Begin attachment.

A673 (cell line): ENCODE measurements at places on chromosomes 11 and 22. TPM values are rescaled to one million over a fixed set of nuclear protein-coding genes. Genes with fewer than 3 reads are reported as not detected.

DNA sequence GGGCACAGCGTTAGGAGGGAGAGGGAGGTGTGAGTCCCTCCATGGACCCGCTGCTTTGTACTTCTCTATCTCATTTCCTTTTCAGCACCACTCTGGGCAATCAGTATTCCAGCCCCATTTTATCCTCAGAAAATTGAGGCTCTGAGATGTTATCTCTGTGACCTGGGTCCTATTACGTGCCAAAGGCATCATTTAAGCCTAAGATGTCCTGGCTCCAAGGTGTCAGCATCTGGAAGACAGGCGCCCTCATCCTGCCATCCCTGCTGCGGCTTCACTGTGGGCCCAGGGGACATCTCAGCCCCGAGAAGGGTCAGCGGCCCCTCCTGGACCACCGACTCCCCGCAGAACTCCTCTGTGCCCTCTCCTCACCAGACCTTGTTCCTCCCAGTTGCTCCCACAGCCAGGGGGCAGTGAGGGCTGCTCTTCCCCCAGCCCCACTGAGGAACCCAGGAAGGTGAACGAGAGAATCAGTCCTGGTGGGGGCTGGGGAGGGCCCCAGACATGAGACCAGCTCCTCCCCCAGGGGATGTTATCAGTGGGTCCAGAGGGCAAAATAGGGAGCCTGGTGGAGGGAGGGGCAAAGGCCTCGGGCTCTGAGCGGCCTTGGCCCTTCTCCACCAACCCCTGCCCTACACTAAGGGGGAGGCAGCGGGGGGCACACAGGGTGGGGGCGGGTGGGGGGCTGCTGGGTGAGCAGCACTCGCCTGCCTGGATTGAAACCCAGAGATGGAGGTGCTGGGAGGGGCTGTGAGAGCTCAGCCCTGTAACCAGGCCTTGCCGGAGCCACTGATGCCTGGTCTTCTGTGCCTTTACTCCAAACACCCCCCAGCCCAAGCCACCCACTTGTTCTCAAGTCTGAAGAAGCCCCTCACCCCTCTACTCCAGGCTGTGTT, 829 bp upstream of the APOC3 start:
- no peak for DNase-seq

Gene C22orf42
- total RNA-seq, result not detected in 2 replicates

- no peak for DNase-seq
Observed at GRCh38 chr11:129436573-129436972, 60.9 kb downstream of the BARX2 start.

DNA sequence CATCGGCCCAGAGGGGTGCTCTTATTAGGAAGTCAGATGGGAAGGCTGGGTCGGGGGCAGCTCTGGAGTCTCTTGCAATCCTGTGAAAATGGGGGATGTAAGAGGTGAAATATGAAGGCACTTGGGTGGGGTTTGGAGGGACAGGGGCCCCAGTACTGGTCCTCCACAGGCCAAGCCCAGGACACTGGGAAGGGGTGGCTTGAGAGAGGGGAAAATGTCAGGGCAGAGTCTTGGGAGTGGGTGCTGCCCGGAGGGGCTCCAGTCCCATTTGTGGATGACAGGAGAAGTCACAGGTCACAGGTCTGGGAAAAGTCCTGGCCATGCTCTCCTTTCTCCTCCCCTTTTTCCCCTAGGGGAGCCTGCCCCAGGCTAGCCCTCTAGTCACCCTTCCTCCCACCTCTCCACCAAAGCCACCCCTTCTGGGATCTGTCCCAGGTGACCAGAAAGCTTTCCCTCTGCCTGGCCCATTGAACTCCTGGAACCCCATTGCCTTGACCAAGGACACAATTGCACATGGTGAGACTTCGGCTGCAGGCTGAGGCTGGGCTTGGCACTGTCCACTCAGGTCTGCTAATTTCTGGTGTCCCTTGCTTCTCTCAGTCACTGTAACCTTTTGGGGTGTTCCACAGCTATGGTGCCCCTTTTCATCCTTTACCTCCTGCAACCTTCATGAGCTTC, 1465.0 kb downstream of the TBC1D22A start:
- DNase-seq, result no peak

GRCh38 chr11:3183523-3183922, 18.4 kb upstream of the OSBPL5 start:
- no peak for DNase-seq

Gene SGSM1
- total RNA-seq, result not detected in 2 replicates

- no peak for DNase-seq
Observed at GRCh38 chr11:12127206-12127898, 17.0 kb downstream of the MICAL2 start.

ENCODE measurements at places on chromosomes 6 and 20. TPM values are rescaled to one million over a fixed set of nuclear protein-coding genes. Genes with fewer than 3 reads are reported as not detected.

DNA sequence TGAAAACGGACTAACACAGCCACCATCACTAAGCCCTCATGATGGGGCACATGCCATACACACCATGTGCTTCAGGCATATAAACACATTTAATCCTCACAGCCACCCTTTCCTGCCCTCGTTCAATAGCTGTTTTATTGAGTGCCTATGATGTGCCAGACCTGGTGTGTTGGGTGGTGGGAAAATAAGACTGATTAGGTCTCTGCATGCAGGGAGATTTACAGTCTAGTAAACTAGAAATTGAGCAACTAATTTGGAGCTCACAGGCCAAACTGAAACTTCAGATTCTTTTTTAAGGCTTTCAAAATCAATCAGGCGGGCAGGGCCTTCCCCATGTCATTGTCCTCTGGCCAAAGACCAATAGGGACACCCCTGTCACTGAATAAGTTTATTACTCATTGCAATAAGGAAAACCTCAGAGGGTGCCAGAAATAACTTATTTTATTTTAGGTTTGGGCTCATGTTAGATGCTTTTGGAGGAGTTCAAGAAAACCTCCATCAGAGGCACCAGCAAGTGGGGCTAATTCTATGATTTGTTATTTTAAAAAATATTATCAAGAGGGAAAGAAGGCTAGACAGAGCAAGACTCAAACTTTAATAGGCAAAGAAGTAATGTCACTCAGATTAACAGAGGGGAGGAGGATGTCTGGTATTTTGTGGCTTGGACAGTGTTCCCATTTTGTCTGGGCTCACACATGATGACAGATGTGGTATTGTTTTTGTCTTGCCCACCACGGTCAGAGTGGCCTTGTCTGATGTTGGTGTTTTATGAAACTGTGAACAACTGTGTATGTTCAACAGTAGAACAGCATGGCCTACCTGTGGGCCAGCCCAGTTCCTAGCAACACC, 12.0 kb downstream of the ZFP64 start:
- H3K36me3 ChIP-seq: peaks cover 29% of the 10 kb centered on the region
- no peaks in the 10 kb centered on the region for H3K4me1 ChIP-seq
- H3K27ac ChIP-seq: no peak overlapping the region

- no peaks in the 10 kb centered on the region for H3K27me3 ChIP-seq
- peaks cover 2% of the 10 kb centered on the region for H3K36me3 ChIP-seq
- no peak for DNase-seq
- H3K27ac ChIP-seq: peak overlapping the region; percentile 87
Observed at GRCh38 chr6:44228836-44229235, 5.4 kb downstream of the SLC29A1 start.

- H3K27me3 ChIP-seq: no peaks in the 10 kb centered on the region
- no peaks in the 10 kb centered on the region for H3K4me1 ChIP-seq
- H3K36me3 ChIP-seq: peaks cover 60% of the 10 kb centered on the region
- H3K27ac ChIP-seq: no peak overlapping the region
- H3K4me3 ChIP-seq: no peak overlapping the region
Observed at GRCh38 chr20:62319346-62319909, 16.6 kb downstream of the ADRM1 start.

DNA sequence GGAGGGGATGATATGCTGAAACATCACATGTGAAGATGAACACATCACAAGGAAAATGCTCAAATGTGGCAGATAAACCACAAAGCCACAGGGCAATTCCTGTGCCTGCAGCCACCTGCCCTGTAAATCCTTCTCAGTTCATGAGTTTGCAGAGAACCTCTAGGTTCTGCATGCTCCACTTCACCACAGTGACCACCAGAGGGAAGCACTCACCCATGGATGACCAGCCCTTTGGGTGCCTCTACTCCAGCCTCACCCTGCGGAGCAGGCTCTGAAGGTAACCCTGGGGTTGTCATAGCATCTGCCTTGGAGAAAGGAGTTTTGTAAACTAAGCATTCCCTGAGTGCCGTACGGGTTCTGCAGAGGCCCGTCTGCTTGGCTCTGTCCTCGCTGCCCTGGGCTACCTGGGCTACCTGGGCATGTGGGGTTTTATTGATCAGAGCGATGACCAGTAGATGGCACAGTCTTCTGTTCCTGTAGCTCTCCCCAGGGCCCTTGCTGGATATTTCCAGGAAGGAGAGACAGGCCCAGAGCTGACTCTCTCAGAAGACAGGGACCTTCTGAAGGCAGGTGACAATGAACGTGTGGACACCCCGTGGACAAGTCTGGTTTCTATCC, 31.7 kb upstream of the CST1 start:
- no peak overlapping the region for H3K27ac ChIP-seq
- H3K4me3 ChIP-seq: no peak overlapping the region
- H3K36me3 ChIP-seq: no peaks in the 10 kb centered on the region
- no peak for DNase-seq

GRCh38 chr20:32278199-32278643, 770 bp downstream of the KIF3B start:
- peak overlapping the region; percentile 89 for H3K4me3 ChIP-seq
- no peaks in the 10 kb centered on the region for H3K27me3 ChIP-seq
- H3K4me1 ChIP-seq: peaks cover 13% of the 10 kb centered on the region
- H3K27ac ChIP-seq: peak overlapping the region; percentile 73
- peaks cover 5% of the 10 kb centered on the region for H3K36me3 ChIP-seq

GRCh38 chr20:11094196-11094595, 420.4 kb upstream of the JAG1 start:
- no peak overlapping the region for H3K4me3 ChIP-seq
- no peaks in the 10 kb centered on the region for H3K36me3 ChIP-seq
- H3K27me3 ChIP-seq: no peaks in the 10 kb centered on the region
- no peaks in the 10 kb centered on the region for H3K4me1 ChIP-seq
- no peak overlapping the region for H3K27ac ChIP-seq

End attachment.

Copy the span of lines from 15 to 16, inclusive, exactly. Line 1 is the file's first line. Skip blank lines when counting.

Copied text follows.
Observed at GRCh38 chr11:12127206-12127898, 17.0 kb downstream of the MICAL2 start.

ENCODE measurements at places on chromosomes 6 and 20. TPM values are rescaled to one million over a fixed set of nuclear protein-coding genes. Genes with fewer than 3 reads are reported as not detected.